Traders from Bazar-57, the largest private market in the Naxicevan Autonomous Republic, staged a demonstration on November 5 to protest plans by the republican authorities to demolish the market on the grounds that it constitutes an eyesore, and reported on November 5 and 6, respectively. The market employs some 5,000 people in a region where unemployment is extremely high; estimates of the number of protest participants ranged from several hundred to several thousand. LF

Kakha Kukava of the opposition Democratic Front parliament faction walked out of talks with Georgian parliament speaker Nino Burjanadze on November 5 after she again declared that the Georgian authorities will not make any concessions with regard to the opposition's demand that parliamentary elections be held in the spring, not the fall of 2008, Caucasus Press reported. Burjanadze explicitly rejected the proposal made earlier that day by the opposition New Rightists parliament faction to hold a referendum on the date for the parliamentary ballot, Caucasus Press reported. The New Rightists (aka New Conservatives) are not represented on the National Council. Meeting with representatives of the cultural intelligentsia on November 5, Georgian President Mikheil Saakashvili similarly said the opposition's demands will not be met, but at the same time he reaffirmed his readiness for dialogue. Two members of the majority United National Movement parliament faction, former Communist Party of Georgia First Secretary Jumber Patiashvili and former Economy Minister Vladimir Papava, expressed support on November 5 for the opposition demand that the parliamentary elections be held next spring. Papava has since resigned as deputy chairman of the parliament's Budget and Finance Committee, Caucasus Press reported on November 6. Meanwhile, thousands of people continued to protest outside the parliament building for the fourth consecutive day in support of the four demands put forward by the 10-party opposition National Council (see "End Note," "RFE/RL Newsline," November 5, 2007). Addressing the demonstrators, Republican Party leader David Usupashvili argued that Saakashvili has forfeited the right to remain president by his refusal to meet with the demonstrators, and there is therefore no longer any need to demand his resignation, Caucasus Press reported. LF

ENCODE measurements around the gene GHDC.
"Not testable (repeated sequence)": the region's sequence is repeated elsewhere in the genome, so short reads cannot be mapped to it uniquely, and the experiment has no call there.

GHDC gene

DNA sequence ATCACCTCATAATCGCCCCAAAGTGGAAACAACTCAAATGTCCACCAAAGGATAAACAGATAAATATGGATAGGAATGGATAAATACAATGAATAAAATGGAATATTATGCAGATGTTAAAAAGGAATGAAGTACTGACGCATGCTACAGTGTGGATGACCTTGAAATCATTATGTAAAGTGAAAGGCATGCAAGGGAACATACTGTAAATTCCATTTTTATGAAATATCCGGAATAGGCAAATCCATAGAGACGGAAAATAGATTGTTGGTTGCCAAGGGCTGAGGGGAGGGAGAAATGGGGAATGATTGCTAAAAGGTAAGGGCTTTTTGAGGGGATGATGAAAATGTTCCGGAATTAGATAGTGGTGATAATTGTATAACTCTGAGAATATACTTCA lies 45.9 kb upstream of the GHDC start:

In a live broadcast late on November 5 on the independent Imedi television channel, former Defense Minister Irakli Okruashvili branded President Saakashvili a "latter-day Adolf Hitler" whose days "are numbered," and argued that "we should jointly get rid of this plague," Caucasus Press and reported. Okruashvili affirmed that the accusations of corruption and other crimes that he made against Saakashvili in late September but subsequently retracted are true, but they he would not be able to prove that in a Georgian court (see "RFE/RL Newsline," September 26, 2007). He apologized for "disappointing" his supporters by that retraction. Okruashvili further said he is in contact with the opposition National Council and plans to return to Georgia from Munich, having been "forcibly" taken to Tbilisi airport and forced to leave the country late last month. On November 6, the Georgian Prosecutor-General's Office rejected as untrue Okrashvili's claim that neither he personally nor any of his associates posted the 10 million laris ($6 million) bail on the basis of which he was released from pretrial detention on October 8, reported. Deputy Prosecutor-General Nika Gvaramia said the sum was paid in part by the International Building Company owned by Okruashvili's friend Kibar Khalvashi and partly by a second friend and business partner, Tamaz Nizharadze. LF